Besides the important Soviet oppositional archives housed today in institutions of the member states of the European Union, there exist collections in Russia which are indispensible for any meaningful research on cultural opposition in the former socialist countries. These Russian institutions, such as the Memorial Center in Moscow and St. Petersburg, the Sakharov Center in Moscow, and the Unofficial Art Museum at Yekaterinburg State University, are still actively collecting documents of the former opposition, mostly from still living members of the anti-communist opposition, their descendents and from other, sometimes obscure private sources. These civil organizations have long-standing connections with major former oppositional figures. Sadly enough, as a result of official Russian policy today, these and other private and semi-private institutions face grave financial difficulties, and as a result, some of them, like the Narodnyi Arkhiv (an archive of everyday life under Communism, including documents related to the cultural opposition), ended up in state collections (in this case, at the State Archive of the Russian Federation). Leonid Talochkin’s collection that had originally been donated to the Russian State University for the Humanities, but due to a lack of adequate funding, became part of the collection of the State Tretyakov Gallery.
Although over the years, and in particular before 1989, some important samizdat and other oppositional collections came into being in the West, some of the most important materials can still only be found in Russia and other former Soviet republics. Since the late 1980s, these Russian institutions have acquired solid professional expertise, they have specific experience, locally-grounded knowledge, and special skills not easily available anywhere else, and which is indispensable for any meaningful, successful research on cultural opposition.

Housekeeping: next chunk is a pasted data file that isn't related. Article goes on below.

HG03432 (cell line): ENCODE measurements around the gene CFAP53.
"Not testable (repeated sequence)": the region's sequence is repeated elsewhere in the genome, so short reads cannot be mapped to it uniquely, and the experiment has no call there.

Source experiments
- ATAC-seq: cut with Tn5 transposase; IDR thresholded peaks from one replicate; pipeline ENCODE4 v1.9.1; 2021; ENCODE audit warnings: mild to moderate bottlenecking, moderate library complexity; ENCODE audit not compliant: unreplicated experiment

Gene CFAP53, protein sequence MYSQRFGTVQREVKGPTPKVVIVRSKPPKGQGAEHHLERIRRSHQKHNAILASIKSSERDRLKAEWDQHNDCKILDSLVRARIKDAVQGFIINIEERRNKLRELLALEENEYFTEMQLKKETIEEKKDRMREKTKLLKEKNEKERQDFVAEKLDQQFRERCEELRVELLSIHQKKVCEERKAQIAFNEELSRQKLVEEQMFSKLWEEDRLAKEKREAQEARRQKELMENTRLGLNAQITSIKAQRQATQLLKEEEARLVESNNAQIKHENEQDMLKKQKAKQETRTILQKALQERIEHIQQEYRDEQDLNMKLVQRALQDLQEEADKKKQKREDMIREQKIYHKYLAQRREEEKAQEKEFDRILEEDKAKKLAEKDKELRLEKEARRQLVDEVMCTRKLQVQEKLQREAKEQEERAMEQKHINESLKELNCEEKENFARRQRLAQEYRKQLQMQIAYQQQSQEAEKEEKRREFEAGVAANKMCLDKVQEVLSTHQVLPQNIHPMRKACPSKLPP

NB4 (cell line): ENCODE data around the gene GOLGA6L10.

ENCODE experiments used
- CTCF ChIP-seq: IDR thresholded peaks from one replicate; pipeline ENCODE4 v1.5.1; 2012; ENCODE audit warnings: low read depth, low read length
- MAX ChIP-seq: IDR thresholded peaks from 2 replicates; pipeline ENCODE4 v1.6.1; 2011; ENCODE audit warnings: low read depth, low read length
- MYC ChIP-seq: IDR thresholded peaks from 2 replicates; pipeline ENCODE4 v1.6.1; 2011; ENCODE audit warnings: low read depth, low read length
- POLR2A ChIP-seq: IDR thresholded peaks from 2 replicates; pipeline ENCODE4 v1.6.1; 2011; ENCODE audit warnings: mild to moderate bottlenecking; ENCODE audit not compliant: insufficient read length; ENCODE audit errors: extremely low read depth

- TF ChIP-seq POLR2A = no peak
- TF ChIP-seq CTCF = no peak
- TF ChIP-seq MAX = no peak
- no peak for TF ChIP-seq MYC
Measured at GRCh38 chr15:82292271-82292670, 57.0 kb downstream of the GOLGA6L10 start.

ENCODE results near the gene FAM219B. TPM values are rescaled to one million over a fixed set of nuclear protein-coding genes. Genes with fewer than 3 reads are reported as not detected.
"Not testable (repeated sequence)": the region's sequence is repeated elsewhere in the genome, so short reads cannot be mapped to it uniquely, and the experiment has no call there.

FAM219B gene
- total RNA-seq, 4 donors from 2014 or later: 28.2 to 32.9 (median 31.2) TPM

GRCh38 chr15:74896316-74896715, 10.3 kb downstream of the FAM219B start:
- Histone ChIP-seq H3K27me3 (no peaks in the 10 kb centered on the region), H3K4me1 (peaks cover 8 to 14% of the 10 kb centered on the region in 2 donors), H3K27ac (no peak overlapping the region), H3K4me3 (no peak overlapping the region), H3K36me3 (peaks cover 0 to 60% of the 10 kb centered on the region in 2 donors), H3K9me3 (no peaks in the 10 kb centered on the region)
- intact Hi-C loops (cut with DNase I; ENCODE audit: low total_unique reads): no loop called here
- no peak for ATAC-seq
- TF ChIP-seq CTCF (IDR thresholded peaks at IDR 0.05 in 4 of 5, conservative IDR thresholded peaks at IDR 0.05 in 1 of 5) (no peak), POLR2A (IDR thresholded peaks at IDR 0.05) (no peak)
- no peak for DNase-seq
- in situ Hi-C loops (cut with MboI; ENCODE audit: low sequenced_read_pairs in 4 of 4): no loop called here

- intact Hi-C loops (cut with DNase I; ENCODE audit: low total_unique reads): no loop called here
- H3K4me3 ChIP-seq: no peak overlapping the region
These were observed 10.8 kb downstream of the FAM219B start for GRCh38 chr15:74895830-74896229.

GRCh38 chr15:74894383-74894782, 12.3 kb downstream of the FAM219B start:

Members of the anti-communist oppositions in East and Central Europe sacrificed their existential interests, took enormous risks, suffered incarceration, and spent long years in the Gulag in order to end the division of Europe, to make the East-West divide a thing of the past. It is surely not the intention of the Commission – especially in the framework of this Call – to reconstruct the intellectual borderlines between Europe, the European Union, and the inheritors of the anti-communist opposition, who are forced by the Russian authorities to continue the fight for democracy, the rule of law, and for the proper historical place of the anti-communist opposition in historical memory. It would be inappropriate, and both professionally and morally unacceptable, to leave the relevant, civil Russian institutions out of the framework of the Call.
According to the General Rule of the Call:
“Applicants from non-EU countries… are always free to take part in Horizon 2020 programs – even if the call for proposals or topic text do not state this explicitly. They are not always automatically entitled to funding.All applications must meet the minimum conditions in the Rules for Participation…Applicants from non-EU countries fall into 2 categories:
- those automatically eligible for funding
- those not automatically eligible for funding (though they may still be funded in exceptional cases)”
But the official document clearly states: “Applicants from other non-EU countries may be granted funding if: Their participation is deemed essential for carrying out the action by the Commission or the relevant funding body because it provides:
- outstanding competence/expertise
- access to research infrastructure
- access to particular geographical environments
- access to data.”
In our view, the participation of relevant, civil Russian institutions is pertinent precisely because of their outstanding competence and expertise, because of their access to specific, relevant and needed research infrastructure, and because of their access to unique data.
We therefore ask the Commission to rethink and amend the Call, and make the professional participation of the relevant Russian institutions – in this case, primarily non-state institutions – possible.
And we further ask all European institutions to whom the Call has been addressed, to support our call.
In the name of OSA Archives, Budapest, September 27, 2014.